“When you go home, tell them of us and say
For their tomorrow, we gave our today.”
John Maxwell Edmonds
It is a famous epitaph penned by the renown English classical scholar; John Maxwell Edmonds in commemoration of the fallen of the battle of Kohima and has remained evergreen years after the second world war. Ironically, this happens to be the title of a book on Nigeria’s former Head of State; General Ibrahim Badamasi Babangida, better known as IBB. It was a book prize I won in my final year in secondary school and was basically a compilation of selected speeches by the enigmatic General. I never could understand what IBB gave for my future and two decades after, I am still at a loss. Nevertheless, I liked the General and my affection ironically derived from, if nothing else, the frequent closure of the Universities those days. I looked forward to the frequent industrial actions embarked by the Academic Staff Union of Universities (ASUU). It meant an escape from school, and an opportunity to head to Lagos and make some money.
School was boring. I studied Accountancy and by my reckoning it was the most boring course of study. Unfortunately, I couldn’t complain to anyone as I single handedly plotted my way to that discipline. You see, I was meant to study Medicine and was well on my way till I began to wonder why I had to continually prove myself and compete with my two elder brothers in everything I did. I was a full science student but after some discussions with some of my classmates on the prospects of Accountancy, I decided that it was the Course for me and that was how I set out to miss my Chemistry school certificate exams to ensure I achieve my plans. The plan worked; without Chemistry, I could not apply for Medicine and I eventually secured admission to the University to study Accountancy. The trouble with that Course is a story for another day… My creative mind could never fathom why I had to abide by the many rules and it never made sense to me why I was made to attempt all questions in an examination. I was used to reading the topics I fancied for an exam and sticking with questions from those topics, no matter how tough, but now I had to cover the whole syllables just to pass an exam.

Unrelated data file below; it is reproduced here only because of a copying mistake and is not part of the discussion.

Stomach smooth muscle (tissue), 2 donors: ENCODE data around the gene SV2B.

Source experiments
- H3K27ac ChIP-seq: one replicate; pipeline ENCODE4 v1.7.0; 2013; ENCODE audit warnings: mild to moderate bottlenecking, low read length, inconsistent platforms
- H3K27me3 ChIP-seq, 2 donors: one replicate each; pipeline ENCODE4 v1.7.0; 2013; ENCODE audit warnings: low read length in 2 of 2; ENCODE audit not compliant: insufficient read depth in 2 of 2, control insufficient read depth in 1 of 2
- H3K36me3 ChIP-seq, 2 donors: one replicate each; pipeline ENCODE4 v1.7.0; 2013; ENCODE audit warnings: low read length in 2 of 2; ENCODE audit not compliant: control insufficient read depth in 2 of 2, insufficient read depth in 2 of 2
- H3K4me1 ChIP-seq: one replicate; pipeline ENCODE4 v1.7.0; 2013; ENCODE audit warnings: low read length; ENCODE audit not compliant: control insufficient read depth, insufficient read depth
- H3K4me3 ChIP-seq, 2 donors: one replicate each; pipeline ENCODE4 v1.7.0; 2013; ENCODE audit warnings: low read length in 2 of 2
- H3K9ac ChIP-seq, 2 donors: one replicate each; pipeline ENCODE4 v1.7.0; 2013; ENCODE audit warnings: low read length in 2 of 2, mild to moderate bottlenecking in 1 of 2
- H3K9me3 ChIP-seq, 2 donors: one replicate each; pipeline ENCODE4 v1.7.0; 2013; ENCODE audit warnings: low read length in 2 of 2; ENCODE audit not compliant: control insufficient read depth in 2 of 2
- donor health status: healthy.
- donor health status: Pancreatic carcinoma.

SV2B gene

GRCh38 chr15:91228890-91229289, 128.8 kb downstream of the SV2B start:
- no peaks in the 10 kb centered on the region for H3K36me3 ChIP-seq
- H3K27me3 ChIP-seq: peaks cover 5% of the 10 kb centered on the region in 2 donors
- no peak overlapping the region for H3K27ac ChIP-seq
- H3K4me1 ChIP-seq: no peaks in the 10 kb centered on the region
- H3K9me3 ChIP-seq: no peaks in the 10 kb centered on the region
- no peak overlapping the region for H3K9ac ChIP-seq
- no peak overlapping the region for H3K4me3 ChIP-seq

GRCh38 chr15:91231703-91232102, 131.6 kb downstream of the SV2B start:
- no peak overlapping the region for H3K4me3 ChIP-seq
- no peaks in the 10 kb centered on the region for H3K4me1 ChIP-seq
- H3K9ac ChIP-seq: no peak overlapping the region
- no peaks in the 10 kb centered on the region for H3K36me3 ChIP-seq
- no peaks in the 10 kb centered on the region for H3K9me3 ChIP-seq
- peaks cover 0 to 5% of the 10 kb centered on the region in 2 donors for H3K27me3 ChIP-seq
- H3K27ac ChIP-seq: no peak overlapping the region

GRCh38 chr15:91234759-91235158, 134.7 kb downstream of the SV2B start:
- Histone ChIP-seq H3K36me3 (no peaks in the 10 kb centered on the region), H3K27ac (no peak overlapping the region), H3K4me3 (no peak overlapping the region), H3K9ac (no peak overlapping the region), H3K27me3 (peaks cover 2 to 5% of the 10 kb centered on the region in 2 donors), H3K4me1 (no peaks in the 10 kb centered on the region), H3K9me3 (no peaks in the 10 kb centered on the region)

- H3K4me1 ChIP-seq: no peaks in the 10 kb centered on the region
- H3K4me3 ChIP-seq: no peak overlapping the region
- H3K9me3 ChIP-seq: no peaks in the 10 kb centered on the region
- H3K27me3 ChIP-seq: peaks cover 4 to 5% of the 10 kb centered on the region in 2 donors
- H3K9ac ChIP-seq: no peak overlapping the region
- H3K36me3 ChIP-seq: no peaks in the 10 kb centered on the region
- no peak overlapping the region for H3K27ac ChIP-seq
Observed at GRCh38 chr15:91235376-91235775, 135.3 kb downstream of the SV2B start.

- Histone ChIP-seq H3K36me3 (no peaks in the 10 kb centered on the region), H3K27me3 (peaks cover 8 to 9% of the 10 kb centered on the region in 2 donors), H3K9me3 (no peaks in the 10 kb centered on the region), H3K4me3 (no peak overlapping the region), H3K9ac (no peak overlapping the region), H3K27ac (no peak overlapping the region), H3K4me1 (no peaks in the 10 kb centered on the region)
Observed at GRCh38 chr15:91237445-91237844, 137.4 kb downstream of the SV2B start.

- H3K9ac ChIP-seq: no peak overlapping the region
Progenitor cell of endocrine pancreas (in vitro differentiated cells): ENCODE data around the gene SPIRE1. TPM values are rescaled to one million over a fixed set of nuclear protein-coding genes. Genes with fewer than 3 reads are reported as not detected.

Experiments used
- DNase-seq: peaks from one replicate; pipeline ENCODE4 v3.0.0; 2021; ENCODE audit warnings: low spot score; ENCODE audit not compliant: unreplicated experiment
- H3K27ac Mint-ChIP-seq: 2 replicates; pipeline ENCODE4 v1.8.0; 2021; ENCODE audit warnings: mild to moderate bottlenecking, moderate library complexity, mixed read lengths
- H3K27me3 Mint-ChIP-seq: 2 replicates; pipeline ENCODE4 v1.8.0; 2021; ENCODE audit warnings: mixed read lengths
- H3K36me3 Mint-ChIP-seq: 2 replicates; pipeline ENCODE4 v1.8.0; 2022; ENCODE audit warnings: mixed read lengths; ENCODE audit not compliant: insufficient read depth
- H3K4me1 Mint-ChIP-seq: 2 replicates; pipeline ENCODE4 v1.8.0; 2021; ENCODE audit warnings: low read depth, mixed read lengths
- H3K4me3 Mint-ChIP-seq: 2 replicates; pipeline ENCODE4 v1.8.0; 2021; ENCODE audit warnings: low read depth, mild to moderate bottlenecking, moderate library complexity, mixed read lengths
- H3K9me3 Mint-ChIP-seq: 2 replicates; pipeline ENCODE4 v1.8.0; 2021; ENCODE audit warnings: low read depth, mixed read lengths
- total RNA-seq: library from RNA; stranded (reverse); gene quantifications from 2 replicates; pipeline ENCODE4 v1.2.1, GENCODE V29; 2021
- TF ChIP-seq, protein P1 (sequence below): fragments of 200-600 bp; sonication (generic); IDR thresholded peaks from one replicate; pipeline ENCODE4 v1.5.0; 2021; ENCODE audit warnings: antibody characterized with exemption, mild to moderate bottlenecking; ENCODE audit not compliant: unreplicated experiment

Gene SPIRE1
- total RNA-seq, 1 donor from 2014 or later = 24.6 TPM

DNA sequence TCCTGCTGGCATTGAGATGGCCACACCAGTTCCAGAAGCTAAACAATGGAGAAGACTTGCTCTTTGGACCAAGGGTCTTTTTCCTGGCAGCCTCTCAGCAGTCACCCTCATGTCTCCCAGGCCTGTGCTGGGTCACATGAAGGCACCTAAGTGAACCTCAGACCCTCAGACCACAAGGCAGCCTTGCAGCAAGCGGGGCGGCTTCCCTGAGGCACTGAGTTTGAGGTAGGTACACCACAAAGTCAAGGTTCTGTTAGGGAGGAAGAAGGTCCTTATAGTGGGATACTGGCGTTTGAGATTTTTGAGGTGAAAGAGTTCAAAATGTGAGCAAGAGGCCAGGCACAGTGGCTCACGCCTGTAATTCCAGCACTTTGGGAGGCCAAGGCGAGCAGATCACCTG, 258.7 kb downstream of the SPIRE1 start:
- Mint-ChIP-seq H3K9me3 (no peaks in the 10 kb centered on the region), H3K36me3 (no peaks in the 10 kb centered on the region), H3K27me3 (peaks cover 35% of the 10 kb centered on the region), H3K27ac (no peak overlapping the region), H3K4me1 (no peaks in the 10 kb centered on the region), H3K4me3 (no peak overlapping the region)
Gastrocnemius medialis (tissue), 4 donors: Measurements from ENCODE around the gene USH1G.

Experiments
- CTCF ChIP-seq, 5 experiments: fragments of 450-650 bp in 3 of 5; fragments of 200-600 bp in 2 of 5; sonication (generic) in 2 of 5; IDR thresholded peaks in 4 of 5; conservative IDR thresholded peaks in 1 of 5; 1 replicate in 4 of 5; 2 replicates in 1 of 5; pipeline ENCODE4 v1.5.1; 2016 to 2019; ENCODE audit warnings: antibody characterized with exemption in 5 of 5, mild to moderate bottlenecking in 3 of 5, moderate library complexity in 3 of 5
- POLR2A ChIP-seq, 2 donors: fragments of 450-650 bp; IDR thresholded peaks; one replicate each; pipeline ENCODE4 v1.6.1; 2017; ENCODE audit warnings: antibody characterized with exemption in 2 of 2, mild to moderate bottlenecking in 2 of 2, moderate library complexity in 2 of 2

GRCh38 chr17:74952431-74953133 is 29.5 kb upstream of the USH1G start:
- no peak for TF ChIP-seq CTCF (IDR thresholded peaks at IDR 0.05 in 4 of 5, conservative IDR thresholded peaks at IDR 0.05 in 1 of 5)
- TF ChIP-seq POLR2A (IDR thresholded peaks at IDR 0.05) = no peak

Idumota, a bustling commercial centre in Lagos Island, was home to a thriving auto parts market that was the hub for the West African Coast. Peugeot, being the Car brand driven by the vast majority then, was the real deal. My Uncle was a big player in that market so I was presented with opportunities to work and make some money in the process. So, yet another strike action and here I was in Lagos hustling.
On this bright Friday, just some days before Christmas, the Accountant alerted me to hang around as I was needed for a transaction. I was delighted, I knew what I was needed for, I had handled that a couple of times and it was rewarding. Simple task… take some foreign currency to a fellow in Surulere, pay the fee provided for the transfer and make as much as N5,000 for myself. You think the amount was small? Think again, this was 1994. On that day the amount was 380,000 French Francs, converted from the day’s sales proceeds of 6.4 Million Naira. I had calculated my gain and was on a high. I was set to leave Lagos the coming week to enjoy Christmas with my folks. I knew no risk, I knew no fear, I just hopped on a bike when I realised using the Staff Bus for the trip made no sense due to the traffic. As we approached Carter Bridge, I drifted off in thoughts, what a way to sign off for the weekend… It shouldn’t take me more than an hour and I would be back, job done and more importantly, my pocket heavier.
That was the prelude to the most traumatic experience of my life, as at then. I found myself entangled in a case I neither bargained for nor was prepared for… Now the same liberty I longed for had come to haunt me. I held IBB inexcusably responsible for that harrowing episode, though by then he had stepped aside for his cohort; General Abacha. I should have been in school, minding my studies. What in the world did they give for my tomorrow? when they just couldn’t reach a compromise to keep students in school, where they were meant to be. It wouldn’t have required so much to meet the demands of the Lecturers. If things worked as they should, perhaps I could have been spared the horrors of that December.